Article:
Understandably, when most people think of DWI or DUI, they think of driving under the influence of alcohol. What can be confusing is that while the law considers it DWI to drive with a BAC of 0.08 or higher, it is also a DWI offense to drive “under the influence of alcohol.” This means that you can be arrested for and convicted of DWI even if your BAC is well below the legal limit.
Minnesota’s appellate courts have concluded that a person is “under the influence” when they do not “possess that clearness of intellect and control of himself that he otherwise would have.” Regardless of BAC, all the state must prove is that “the driver had drunk enough alcohol so that the driver’s ability or capacity to drive was impaired in some way or to some degree.”
Marijuana and Other Controlled Substances
Your mind can be clear as day, but if you have even the slightest amount of a Schedule I or II controlled substance like cocaine, methamphetamine, or heroin in your system, you can be convicted of DWI.
Marijuana is expressly excluded from the “zero tolerance” standard that applies to other substances that remain illegal at the federal level. In order to obtain a DWI based on marijuana, prosecutors must prove that the driver was actually impaired, that is, “under the influence of a controlled substance.”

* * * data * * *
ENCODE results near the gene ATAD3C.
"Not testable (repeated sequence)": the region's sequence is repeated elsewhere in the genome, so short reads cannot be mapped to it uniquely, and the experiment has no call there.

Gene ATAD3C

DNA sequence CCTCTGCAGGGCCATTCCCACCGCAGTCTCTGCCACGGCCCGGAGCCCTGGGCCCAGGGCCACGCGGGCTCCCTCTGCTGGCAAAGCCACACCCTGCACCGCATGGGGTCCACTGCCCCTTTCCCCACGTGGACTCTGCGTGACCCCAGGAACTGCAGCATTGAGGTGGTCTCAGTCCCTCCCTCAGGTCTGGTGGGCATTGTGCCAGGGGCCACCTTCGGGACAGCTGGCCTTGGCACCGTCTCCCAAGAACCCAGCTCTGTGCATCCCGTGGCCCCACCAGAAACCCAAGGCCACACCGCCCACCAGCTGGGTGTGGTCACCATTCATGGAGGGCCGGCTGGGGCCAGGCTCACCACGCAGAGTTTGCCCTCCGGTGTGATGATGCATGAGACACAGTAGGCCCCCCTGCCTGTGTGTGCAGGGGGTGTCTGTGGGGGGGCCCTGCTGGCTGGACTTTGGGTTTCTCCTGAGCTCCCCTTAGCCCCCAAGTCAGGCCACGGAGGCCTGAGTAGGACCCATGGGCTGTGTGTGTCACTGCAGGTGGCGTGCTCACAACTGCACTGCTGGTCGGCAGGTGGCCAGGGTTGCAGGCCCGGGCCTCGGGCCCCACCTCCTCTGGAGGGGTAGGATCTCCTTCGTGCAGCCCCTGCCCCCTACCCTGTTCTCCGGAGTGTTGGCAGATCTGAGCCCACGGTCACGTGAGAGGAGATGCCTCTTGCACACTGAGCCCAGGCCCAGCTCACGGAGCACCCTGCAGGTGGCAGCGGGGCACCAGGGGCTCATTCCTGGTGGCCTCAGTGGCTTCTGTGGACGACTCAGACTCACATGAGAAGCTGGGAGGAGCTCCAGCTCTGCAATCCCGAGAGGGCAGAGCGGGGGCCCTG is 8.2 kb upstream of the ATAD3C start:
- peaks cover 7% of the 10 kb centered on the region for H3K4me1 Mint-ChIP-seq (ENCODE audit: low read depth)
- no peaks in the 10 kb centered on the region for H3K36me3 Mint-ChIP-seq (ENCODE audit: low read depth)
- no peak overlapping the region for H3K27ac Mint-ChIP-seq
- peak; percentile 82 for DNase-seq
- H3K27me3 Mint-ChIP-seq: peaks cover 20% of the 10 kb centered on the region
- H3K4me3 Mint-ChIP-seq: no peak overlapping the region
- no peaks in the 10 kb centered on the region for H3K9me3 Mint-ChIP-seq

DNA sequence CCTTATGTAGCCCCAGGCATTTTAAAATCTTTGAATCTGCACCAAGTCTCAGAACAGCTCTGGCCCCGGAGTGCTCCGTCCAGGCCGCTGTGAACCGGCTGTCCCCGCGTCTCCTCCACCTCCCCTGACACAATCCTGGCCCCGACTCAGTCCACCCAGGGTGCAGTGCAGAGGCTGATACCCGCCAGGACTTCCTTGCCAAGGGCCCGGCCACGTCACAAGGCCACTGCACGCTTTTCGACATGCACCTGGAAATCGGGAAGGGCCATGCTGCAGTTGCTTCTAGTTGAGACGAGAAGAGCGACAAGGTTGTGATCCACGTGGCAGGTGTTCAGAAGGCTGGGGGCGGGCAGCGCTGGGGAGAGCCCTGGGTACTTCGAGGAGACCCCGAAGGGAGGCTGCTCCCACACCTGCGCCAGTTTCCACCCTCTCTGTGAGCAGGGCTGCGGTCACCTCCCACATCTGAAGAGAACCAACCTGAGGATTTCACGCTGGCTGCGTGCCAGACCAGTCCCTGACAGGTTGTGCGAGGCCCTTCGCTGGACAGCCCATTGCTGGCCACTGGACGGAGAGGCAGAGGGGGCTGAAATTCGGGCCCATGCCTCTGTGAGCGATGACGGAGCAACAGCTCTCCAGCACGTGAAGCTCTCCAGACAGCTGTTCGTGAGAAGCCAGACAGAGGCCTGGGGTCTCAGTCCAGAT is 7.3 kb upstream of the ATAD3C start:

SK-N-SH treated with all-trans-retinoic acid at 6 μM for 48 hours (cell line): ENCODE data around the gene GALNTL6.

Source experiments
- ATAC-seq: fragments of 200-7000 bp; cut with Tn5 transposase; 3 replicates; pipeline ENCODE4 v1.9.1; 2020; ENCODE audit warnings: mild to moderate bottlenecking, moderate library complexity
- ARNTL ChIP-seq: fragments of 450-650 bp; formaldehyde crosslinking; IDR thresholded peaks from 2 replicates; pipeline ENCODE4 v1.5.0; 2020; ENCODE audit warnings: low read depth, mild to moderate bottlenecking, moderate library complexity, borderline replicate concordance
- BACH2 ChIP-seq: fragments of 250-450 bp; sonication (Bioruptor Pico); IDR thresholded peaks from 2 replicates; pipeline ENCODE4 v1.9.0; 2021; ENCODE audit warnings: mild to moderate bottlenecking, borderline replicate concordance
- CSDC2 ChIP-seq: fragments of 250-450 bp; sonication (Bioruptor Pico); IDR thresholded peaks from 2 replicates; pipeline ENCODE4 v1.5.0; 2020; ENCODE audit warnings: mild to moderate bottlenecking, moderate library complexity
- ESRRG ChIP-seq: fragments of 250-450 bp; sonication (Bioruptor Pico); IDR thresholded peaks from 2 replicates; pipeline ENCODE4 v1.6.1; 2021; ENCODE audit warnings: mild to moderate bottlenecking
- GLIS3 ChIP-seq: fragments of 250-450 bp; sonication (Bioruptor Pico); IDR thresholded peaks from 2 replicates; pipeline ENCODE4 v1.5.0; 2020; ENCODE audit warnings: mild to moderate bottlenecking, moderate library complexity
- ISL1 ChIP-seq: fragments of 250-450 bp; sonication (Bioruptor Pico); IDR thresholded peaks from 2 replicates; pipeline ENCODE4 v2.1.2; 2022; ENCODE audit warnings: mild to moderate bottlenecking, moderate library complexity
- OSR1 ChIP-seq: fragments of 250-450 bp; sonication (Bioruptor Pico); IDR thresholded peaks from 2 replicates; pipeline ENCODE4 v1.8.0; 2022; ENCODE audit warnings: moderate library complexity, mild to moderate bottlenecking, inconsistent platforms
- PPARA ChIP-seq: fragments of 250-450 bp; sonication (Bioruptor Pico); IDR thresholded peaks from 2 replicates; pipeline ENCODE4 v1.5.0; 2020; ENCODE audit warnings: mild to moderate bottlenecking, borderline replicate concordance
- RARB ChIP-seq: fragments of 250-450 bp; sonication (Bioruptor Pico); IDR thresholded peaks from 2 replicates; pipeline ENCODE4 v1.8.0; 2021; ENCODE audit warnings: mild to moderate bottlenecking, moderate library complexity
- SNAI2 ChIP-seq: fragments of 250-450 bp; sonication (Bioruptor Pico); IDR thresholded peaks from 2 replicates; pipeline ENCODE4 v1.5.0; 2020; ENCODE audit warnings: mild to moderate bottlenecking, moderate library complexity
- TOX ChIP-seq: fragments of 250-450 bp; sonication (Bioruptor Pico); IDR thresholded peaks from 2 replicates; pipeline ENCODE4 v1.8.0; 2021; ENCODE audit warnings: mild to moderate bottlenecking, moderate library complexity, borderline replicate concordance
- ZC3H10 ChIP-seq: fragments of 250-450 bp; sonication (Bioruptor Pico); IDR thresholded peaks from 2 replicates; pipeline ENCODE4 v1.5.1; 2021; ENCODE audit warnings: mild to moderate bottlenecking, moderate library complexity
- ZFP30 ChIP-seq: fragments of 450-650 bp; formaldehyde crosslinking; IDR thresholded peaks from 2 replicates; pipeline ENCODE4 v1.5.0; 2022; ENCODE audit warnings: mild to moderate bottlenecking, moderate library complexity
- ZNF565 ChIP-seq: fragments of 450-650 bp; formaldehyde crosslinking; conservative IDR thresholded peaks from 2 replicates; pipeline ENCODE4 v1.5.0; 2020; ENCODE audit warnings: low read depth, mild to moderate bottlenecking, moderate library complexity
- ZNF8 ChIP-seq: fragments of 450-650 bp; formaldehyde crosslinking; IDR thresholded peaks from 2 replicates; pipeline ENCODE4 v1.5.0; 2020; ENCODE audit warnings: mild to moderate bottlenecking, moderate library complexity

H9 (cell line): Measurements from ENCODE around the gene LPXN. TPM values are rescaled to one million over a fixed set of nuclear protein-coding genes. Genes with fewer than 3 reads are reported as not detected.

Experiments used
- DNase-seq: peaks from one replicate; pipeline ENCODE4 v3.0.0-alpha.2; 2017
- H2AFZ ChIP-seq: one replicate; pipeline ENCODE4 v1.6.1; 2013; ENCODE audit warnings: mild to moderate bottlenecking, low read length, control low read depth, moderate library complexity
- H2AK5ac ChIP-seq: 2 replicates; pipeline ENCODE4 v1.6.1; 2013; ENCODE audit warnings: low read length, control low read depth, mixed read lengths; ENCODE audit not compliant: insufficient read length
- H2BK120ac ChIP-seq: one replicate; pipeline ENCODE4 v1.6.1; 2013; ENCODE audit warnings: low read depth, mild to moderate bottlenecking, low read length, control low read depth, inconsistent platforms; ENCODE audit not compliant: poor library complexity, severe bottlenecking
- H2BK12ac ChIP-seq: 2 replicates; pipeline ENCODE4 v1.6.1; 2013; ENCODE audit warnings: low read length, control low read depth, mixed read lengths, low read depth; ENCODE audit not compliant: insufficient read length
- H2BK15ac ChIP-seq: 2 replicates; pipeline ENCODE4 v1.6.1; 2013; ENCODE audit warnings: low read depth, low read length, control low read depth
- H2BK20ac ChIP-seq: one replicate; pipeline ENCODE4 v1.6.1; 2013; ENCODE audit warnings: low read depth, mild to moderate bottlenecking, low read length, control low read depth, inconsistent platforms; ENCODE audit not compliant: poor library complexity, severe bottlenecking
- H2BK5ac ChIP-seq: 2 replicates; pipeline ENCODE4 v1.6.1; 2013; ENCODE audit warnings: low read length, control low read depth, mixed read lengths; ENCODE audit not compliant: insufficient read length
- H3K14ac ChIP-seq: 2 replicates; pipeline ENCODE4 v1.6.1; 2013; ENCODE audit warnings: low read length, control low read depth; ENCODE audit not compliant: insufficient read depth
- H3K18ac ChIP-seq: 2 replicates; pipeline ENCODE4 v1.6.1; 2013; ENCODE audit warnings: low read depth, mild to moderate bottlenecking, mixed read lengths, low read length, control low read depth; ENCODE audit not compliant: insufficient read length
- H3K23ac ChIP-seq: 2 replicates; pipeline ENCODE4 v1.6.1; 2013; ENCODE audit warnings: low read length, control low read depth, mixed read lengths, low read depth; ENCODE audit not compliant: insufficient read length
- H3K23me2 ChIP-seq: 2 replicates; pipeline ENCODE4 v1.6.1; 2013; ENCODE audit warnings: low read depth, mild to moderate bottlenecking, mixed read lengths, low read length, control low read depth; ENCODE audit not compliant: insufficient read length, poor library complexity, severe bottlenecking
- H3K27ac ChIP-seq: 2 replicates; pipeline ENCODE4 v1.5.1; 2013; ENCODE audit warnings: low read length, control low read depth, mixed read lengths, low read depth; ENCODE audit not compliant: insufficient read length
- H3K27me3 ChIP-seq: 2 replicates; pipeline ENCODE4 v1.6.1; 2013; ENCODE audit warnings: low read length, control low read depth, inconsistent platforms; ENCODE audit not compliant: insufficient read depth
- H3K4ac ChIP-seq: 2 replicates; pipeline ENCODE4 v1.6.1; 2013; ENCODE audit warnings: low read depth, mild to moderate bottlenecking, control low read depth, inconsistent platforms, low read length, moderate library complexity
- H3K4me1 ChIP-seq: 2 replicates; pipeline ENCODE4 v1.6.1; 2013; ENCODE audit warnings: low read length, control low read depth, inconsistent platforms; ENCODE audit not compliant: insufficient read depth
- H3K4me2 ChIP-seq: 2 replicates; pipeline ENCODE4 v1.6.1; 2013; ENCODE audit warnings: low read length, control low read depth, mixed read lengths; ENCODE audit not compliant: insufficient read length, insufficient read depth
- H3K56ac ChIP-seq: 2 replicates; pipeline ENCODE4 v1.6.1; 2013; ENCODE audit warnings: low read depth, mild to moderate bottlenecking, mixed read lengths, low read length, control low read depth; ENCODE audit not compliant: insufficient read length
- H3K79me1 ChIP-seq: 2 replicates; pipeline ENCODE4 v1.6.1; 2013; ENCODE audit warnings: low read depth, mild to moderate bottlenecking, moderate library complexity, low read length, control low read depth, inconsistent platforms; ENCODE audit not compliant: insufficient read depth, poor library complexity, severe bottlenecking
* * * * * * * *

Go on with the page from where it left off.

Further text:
An officer who pulls over a driver because of driving behaviors that may indicate impairment (e.g., swerving between lanes, speeding, reckless driving) may ask you to perform field sobriety tests (FSTs) to evaluate your alleged impairment. But these tests are notoriously unreliable, especially as they relate to THC, and you are under no legal obligation to perform them. With the advent of legal cannabis in the state, Minnesota is ramping up the training and deployment of drug recognition evaluators (DRE) who are trained to identify signs of drug-related impairment through more intensive exams around vital signs, pupil dilation, and other body cues.
If police do arrest you, they will ask you to submit a urine or blood sample, and refusal to do so will have consequences, including license suspension.
But even if the results of those tests reveal levels of THC in your system, proving that you were impaired because of it can be a tall order for prosecutors. But a combination of a DREs observations and conclusions and the results of blood and urine testing can increase the odds of a conviction.
No matter the substance involved, all individuals charged with DWI in Minnesota have rights and defenses. Even in cases where the evidence against you seems insurmountable, a skilled DWI defense attorney can challenge the reliability and admissibility of that evidence, attack the credibility of witnesses, and assert that the police made any number of mistakes during and after your traffic stop that could result in the dismissal of the charges.
At F. Clayton Tyler, P.A., our proven track record, personal attention, and straightforward approach will ensure the best possible outcome for your case. Please contact us today to arrange for your free, confidential initial consultation.